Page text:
Recently I met with a life insurance agent to talk about planning. He told me the new term for what most attorneys know as estate planning is advance planning. “Advance” as in planning prior to death, disability, accident, divorce — whatever those bumps in life’s road might be.
While I’m not generally a fan of new words to describe something familiar, in this case I tend to agree that a better term for what we do and have called “estate planning” for years is advance planning. There are several reasons for this.
First, the very word “estate” tends to conjure up visions of a vast estate, complete with a mansion, detached multiple-car garage, horse barn and servants’ quarters. The result is, most people hear “estate planning” and think they don’t need it.
Secondly, people often insert the word “tax” between “estate” and “planning” and subconsciously think estate tax planning. Once again, especially since the estate tax limits are so high that 99.9% of people in the United State aren’t affected by estate taxes, people think they don’t estate planning.
Thirdly, advance planning encompasses more than planning for one’s estate, even if the concept of an estate is correctly understood as encompassing everything that you own, land, stocks, vehicles, paintings, etc. Advance planning includes living wills and Advance Medical Directives, matters not typically included in a traditional estate plan. Advance planning also includes making provisions for loved ones during life, not just at death, the way traditional estate plans are viewed.
So what is included in advance planning?
There are four broad parts to advance planning and each requires a specialist. The first is the financial part. This is how wealth is accumulated through investments, retirement plans, and savings. This part requires a financial planner.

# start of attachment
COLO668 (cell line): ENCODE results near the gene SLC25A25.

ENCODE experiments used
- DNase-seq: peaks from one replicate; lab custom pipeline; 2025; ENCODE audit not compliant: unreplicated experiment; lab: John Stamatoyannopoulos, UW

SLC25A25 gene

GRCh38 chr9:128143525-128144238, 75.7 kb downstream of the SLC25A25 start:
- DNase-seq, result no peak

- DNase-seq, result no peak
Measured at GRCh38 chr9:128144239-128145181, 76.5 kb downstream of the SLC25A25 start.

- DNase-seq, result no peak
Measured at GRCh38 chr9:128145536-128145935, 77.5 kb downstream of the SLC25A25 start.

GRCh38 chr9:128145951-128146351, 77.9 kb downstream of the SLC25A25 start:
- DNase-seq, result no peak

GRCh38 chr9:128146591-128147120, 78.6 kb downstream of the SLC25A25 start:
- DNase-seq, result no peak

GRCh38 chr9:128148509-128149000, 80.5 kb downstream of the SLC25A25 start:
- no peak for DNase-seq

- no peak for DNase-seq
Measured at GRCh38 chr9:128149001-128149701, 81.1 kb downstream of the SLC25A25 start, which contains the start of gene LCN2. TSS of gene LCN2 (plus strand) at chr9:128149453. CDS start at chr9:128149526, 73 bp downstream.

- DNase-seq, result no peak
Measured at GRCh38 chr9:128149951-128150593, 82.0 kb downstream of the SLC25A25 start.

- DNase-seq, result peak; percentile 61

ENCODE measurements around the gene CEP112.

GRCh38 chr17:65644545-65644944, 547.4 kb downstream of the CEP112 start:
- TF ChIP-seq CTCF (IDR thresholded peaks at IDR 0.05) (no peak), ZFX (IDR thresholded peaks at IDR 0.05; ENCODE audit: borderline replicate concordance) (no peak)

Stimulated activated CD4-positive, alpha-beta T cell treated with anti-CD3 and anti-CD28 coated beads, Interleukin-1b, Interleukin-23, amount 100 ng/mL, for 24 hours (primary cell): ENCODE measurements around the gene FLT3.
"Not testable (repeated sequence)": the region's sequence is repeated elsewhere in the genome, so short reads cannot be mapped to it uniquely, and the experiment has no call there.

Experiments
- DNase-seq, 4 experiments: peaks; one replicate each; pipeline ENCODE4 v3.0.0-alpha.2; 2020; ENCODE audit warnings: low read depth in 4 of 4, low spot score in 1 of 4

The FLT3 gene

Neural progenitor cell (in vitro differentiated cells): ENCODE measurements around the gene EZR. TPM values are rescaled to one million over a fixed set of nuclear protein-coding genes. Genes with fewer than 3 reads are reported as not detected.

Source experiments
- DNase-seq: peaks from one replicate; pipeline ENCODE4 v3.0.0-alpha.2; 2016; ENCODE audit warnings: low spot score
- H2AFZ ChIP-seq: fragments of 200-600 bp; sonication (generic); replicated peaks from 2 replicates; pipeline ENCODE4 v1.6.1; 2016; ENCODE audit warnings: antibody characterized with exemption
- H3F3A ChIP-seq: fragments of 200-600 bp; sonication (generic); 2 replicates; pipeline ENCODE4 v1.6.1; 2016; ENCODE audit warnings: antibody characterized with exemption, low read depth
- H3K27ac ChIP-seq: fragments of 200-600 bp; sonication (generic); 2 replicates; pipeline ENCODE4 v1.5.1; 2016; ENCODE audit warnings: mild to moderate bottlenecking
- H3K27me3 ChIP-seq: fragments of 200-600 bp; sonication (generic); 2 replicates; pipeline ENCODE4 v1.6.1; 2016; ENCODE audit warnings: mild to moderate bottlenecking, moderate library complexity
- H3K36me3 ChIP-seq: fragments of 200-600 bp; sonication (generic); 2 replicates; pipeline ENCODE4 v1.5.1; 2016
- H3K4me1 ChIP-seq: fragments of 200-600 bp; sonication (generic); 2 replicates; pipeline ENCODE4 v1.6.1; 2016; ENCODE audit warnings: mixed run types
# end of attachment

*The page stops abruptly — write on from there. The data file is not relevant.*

The second part is protection for what you’re accumulating as well as protection against not being able to complete the accumulation process because of death or disability. This is where the insurance agent comes in.
The third part is tracking the investments, especially with respect to income taxes that might diminish what is being accumulated. The professional for this part is an accountant.
The final part is the creation of the vehicle to hold, carry and distribute the accumulated wealth at the proper time, usually upon the death or disability of the client, though it might come sooner. This is the function of the attorney. The attorney can also help with living wills, which give direction to medical professionals about your wishes as to how long and under what conditions life-prolonging methods should be employed.
All advance planning professionals, of whatever specialty, deal with one big obstacle to doing their jobs: the reluctance of clients to address issues that they hope are decades into the future. If you don’t have an advance plan and don’t because you think you can deal with it next year or in five years or 10 years, ask yourself: what would happen if I don’t wake up tomorrow morning?
If we can help explain some of the ins and outs of advance planning, please contact us.